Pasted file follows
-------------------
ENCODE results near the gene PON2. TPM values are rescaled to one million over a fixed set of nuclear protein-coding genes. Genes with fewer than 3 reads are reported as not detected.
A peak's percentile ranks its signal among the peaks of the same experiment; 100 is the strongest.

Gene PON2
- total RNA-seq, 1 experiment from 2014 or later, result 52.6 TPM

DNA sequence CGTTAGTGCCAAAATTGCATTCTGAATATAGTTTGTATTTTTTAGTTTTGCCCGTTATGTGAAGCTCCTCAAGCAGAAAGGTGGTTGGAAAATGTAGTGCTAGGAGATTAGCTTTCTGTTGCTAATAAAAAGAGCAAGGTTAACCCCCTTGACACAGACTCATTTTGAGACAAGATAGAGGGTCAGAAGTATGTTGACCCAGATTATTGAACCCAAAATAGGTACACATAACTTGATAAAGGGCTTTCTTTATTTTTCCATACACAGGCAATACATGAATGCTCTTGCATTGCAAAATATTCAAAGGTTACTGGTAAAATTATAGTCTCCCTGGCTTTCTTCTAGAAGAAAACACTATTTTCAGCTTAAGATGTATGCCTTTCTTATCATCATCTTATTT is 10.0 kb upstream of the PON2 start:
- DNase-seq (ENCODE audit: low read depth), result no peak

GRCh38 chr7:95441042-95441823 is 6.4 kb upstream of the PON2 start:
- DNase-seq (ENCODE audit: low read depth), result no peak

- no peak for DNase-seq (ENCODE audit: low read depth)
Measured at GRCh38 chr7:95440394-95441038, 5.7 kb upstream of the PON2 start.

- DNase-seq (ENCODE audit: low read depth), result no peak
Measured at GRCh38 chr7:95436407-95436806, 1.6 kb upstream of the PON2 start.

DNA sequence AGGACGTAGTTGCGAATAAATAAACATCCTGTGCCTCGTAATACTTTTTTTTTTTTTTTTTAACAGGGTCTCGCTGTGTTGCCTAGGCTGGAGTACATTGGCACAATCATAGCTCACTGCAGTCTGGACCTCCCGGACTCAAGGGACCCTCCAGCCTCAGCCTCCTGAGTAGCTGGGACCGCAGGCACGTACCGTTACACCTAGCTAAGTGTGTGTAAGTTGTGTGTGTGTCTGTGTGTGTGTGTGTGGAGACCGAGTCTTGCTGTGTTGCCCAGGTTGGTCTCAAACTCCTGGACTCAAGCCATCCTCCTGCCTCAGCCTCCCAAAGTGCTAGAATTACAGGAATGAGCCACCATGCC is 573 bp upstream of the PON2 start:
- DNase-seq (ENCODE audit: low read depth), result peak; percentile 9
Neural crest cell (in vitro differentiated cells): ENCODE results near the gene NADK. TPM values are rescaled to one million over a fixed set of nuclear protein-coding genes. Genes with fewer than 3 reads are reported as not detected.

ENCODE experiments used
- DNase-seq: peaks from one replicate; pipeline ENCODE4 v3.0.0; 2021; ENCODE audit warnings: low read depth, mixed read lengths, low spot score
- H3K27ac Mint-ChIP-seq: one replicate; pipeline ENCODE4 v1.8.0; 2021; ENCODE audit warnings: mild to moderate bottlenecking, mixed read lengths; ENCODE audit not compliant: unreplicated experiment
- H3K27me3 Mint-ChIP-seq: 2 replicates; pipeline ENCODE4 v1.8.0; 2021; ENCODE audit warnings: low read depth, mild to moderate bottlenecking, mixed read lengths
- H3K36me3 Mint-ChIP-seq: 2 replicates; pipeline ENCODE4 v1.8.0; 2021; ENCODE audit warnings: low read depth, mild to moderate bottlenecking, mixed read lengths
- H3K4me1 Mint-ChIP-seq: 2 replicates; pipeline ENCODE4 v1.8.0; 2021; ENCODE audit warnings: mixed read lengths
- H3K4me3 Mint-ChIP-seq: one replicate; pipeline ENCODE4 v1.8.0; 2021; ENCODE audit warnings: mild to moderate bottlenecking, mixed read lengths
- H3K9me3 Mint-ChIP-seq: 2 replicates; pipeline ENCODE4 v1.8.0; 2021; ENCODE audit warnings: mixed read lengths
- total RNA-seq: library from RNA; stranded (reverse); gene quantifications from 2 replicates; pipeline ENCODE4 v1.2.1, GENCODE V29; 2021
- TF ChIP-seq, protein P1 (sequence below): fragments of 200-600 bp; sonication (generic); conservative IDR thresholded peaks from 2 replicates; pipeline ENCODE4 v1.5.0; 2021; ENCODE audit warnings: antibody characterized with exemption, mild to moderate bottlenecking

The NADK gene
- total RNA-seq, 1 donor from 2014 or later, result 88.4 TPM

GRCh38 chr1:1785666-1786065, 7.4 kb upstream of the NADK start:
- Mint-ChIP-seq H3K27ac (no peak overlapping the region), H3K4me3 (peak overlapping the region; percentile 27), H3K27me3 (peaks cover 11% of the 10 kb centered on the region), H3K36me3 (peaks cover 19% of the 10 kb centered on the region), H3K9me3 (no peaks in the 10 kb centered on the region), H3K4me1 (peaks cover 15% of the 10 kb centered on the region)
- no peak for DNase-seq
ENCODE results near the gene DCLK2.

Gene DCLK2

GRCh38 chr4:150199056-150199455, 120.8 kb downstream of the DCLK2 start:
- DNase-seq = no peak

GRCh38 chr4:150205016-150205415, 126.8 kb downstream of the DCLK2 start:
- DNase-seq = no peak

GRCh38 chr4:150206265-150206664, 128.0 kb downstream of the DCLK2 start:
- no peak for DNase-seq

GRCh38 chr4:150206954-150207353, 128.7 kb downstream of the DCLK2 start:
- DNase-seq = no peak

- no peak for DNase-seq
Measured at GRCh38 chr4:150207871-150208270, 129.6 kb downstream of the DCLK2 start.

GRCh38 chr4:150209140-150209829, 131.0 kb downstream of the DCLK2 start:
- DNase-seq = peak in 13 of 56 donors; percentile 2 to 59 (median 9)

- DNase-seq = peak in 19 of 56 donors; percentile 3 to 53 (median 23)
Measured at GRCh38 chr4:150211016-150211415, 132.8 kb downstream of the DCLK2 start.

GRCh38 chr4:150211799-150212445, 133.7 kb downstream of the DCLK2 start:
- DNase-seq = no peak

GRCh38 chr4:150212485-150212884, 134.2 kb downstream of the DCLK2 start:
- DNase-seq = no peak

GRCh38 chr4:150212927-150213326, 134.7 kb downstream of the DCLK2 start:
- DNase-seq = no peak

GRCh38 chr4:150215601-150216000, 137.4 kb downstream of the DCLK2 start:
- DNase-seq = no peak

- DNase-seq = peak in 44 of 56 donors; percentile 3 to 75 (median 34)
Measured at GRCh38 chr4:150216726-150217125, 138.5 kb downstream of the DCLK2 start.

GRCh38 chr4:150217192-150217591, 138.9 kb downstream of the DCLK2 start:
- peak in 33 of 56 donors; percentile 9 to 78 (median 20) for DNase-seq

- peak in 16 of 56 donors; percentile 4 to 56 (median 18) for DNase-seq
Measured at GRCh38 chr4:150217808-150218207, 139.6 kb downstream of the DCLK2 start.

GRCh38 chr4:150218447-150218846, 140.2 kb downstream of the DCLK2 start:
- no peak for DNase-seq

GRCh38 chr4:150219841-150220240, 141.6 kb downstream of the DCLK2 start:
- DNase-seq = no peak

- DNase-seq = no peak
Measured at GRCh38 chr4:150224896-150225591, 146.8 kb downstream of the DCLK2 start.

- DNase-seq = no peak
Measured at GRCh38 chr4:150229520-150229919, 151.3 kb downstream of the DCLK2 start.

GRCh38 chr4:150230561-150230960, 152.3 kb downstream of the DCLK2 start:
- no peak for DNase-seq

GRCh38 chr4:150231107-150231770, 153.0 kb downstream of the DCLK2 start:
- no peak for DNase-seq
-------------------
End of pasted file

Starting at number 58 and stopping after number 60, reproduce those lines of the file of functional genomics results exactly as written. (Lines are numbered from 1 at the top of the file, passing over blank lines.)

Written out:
- peak in 33 of 56 donors; percentile 9 to 78 (median 20) for DNase-seq

- peak in 16 of 56 donors; percentile 4 to 56 (median 18) for DNase-seq
Measured at GRCh38 chr4:150217808-150218207, 139.6 kb downstream of the DCLK2 start.